What is to Play?
by Jessica Gamboa
Summer camps, soccer teams, softball and baseball practices, communal swimming pools, river afternoons, and outings with friends. These, like many other activities, may sound familiar, right? During the summer season, educational practices move completely out of the classroom; new teachers, new friends, and new spaces to share; they are now part of the enjoyment during summer.
For a long time, the game has been spoken of as a fundamental part of educational processes. In fact, Piaget in his theory of cognitive development, refers to the game as a way to explore the world, to know how things work, and the reasons why each element works. He talks about children as little explorers, always waiting to get into the sandbox and dig as deep as possible; and leave without anything more than three pounds of sand on the clothes, but again ready to try it one more time.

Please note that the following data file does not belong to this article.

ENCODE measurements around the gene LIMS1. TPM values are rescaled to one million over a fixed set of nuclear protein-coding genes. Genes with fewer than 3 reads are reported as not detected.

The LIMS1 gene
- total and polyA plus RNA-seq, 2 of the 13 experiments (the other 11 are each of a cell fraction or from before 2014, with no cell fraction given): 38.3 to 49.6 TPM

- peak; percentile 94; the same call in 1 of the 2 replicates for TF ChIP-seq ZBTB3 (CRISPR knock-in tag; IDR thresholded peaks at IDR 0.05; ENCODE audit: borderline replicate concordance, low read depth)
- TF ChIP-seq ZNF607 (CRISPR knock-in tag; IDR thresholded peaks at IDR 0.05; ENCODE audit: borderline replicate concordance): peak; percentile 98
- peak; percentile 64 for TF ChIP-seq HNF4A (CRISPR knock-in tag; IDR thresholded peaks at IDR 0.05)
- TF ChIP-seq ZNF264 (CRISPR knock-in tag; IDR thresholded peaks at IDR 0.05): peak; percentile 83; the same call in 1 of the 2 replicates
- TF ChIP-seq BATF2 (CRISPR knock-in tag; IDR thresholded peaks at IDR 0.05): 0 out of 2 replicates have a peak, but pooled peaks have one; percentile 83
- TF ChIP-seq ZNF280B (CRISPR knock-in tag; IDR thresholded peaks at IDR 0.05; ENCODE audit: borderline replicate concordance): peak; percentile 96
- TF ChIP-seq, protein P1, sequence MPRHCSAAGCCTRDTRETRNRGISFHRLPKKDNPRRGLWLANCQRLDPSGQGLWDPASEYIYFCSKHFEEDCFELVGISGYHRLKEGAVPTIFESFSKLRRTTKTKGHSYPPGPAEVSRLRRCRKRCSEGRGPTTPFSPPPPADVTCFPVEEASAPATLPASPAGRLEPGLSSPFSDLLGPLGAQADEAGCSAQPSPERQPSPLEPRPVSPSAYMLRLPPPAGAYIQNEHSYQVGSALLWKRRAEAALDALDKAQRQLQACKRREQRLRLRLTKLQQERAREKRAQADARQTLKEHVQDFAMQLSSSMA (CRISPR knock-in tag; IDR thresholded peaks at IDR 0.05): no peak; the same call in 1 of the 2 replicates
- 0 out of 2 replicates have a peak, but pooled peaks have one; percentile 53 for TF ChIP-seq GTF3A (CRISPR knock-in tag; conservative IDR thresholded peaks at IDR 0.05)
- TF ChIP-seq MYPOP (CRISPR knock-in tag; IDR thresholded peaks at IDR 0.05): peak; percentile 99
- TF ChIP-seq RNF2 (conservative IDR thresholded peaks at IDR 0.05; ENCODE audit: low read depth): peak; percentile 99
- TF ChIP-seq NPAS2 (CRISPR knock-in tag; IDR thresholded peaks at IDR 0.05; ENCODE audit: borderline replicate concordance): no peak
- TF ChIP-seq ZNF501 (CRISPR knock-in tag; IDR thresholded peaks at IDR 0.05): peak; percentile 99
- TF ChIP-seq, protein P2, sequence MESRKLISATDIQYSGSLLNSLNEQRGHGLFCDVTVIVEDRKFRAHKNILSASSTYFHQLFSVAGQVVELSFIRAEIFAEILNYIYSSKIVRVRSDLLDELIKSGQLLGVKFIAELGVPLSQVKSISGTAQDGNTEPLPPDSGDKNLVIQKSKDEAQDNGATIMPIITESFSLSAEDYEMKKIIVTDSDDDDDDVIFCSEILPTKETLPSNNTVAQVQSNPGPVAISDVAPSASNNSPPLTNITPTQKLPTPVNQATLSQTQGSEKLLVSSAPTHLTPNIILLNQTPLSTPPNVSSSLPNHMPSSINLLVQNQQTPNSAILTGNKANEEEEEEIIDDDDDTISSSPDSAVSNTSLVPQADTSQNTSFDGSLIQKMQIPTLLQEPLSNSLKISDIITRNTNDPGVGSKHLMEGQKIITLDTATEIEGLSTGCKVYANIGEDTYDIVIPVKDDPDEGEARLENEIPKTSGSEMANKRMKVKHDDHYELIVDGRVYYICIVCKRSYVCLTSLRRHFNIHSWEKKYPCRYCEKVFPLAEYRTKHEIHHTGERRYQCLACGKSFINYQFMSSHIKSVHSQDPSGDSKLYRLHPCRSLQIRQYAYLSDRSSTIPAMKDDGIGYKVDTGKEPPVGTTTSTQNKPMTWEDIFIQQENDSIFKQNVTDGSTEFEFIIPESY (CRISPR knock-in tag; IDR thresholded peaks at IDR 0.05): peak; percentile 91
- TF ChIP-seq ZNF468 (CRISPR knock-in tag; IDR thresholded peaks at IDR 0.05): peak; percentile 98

However, the game is vitally important as it is the opportunity to generate direct interactions with the immediate reality and the individuals that compose it. Like when you leave the task of sowing a seed and observe the growth process. This is one of the many tasks that all adults remember and; that still, small explorers still have. As a teacher in training, I can affirm that the meaning of this famous activity lies in teamwork, it is the fact of putting parents and children to work together for the same goal (to obtain the greenest and largest plant in the room).
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